Updated: Feb 1
The markings including those on the snap button indicate this Avenger was made mid-1980s.
Charlie Askins' contribution to society was significant but in an obscure way: his articles of the 1950s educated an Englishman named Geoffrey Boothroyd on the intricacies of gun facts; and it was Boothroyd whose letter to another Englishman, Ian Fleming, in the late 1950s that piqued the latter's interest in focusing more on the fictional James Bond's arms and gunleather. All his info came from Charlie's articles. Had it not been for Askins this exchange surely would not have occurred, and then caused the grief for Fleming that it did, followed by his early death in 1964.
The focus there was Askins' articles that had convinced Boothroyd, a gun enthusiast who worked for a paint company, that the new .38 Special caliber S&W Centennial w/b ideal for Bond who had been outgunned in Fleming's first book that was "Casino Royale". Fleming liked the idea rather a lot (we have his reply letter) and he worked the changeover from .25 ACP to .38 Special into first "From Russia With Love" (by jamming the little Beretta at Bond's waistband) to the Centennial in Boothroyd's holster of choice that was the Berns-Martin "Triple Draw" (Boothroyd already had one) in the next book that was "Dr. No".
It's quite another story, told elsewhere in this blog, how Bond ultimately became known for the Walther PPK in .32 ACP (why not the 9mm Kurz, Geoffrey?) instead. Lately I've been watching the earlier Bond films again -- I lived southwest of London mid '60s while my father worked as a civil engineer near London's Bow Bells where a birth there makes one a Cockney) and even after Fleming's death the films are showcasing the Walther; this latest one being "You Only Live Twice" set in Tokyo where I also lived as a boy. Add in the other locations such as Switzerland for "On Her Majesty's Secret Service" where I went to boarding school as a boy, and the characters of Bond are like family to me :-).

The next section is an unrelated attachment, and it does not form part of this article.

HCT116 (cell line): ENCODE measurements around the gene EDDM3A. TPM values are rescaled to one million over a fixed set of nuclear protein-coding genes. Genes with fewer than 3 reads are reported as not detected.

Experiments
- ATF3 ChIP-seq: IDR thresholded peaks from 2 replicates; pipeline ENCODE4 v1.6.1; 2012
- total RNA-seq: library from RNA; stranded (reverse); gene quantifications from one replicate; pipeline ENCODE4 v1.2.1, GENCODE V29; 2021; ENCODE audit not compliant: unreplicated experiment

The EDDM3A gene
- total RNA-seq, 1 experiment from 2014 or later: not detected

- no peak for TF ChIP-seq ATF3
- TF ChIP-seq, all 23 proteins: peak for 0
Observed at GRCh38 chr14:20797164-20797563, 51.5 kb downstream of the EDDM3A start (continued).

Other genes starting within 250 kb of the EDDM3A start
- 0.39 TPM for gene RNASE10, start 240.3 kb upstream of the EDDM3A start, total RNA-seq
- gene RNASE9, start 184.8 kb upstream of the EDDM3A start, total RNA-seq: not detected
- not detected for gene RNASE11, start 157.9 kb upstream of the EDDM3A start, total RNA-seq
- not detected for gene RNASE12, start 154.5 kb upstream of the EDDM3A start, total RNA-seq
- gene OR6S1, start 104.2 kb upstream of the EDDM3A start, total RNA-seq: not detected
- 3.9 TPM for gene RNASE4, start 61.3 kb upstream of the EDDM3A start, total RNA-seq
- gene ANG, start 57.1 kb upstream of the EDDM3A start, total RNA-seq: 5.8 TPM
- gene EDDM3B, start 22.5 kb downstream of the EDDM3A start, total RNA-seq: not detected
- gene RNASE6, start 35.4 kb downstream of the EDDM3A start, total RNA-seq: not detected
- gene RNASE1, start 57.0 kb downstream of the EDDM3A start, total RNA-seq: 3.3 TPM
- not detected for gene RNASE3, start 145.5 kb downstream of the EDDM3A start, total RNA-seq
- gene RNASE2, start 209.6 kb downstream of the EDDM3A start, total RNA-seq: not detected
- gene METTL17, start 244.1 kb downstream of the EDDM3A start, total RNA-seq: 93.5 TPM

P.S. Also had a go at watching the film version of "Thunderball", losing which lawsuit by other authors caused Fleming's first heart attack of which the second killed him. Did you know that a thunderball is the mushroom cloud above a nuclear bomb blast?
So much of Bond was fictional that even his Beretta did not really exist; Fleming had simply heard of such a pistol and instead relied on his Browning/FN .25 that had belonged to his father who was KIA WW1, in describing it in his books. And even the holster of the films is a movie prop and not a Berns-Martin of any sort because there was no such B-M for the Walther that the producers had come to rely on for Bond:
His father being wealthy, and his mother staying that way by not remarrying -- a condition of the will -- Fleming himself was not wealthy until the films began in '62 and he was gone two years later; as was his mother that same year.
Below, on the set of "Dr. No" which Caribbean locale appealed to Fleming because he was assigned there with Naval Intelligence in WWII and retired to there subsequently:
Read more in my book titled "Holstory -- Gunleather of the Twentieth Century -- the Second Edition" that is available at www.holstory.com and printed for you/shipped to you in USA.